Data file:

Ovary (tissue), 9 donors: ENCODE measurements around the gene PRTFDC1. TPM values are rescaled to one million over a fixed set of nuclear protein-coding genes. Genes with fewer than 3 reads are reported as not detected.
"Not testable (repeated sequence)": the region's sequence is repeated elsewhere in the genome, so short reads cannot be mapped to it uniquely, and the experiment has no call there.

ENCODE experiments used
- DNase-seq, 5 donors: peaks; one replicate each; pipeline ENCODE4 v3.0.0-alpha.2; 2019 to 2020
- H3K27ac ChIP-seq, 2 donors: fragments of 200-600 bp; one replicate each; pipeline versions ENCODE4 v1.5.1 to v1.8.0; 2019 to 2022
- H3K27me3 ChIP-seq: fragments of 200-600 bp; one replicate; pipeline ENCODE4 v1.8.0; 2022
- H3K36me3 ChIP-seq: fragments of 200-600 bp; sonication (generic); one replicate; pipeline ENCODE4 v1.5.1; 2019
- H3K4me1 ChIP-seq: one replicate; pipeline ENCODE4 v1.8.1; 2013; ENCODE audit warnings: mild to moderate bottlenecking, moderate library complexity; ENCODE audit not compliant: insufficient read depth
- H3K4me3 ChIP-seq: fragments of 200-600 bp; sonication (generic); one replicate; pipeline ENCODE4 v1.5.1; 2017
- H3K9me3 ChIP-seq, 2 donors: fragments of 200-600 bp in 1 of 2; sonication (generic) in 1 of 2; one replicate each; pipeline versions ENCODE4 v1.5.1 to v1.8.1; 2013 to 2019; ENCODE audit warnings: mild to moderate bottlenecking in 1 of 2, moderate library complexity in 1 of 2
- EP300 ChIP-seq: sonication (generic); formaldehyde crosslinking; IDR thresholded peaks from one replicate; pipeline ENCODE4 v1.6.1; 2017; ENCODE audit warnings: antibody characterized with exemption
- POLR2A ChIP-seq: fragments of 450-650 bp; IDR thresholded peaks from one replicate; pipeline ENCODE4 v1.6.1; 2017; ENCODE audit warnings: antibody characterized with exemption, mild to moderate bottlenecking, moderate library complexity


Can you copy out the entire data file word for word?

Ovary (tissue), 9 donors: ENCODE measurements around the gene PRTFDC1. TPM values are rescaled to one million over a fixed set of nuclear protein-coding genes. Genes with fewer than 3 reads are reported as not detected.
"Not testable (repeated sequence)": the region's sequence is repeated elsewhere in the genome, so short reads cannot be mapped to it uniquely, and the experiment has no call there.

ENCODE experiments used
- DNase-seq, 5 donors: peaks; one replicate each; pipeline ENCODE4 v3.0.0-alpha.2; 2019 to 2020
- H3K27ac ChIP-seq, 2 donors: fragments of 200-600 bp; one replicate each; pipeline versions ENCODE4 v1.5.1 to v1.8.0; 2019 to 2022
- H3K27me3 ChIP-seq: fragments of 200-600 bp; one replicate; pipeline ENCODE4 v1.8.0; 2022
- H3K36me3 ChIP-seq: fragments of 200-600 bp; sonication (generic); one replicate; pipeline ENCODE4 v1.5.1; 2019
- H3K4me1 ChIP-seq: one replicate; pipeline ENCODE4 v1.8.1; 2013; ENCODE audit warnings: mild to moderate bottlenecking, moderate library complexity; ENCODE audit not compliant: insufficient read depth
- H3K4me3 ChIP-seq: fragments of 200-600 bp; sonication (generic); one replicate; pipeline ENCODE4 v1.5.1; 2017
- H3K9me3 ChIP-seq, 2 donors: fragments of 200-600 bp in 1 of 2; sonication (generic) in 1 of 2; one replicate each; pipeline versions ENCODE4 v1.5.1 to v1.8.1; 2013 to 2019; ENCODE audit warnings: mild to moderate bottlenecking in 1 of 2, moderate library complexity in 1 of 2
- EP300 ChIP-seq: sonication (generic); formaldehyde crosslinking; IDR thresholded peaks from one replicate; pipeline ENCODE4 v1.6.1; 2017; ENCODE audit warnings: antibody characterized with exemption
- POLR2A ChIP-seq: fragments of 450-650 bp; IDR thresholded peaks from one replicate; pipeline ENCODE4 v1.6.1; 2017; ENCODE audit warnings: antibody characterized with exemption, mild to moderate bottlenecking, moderate library complexity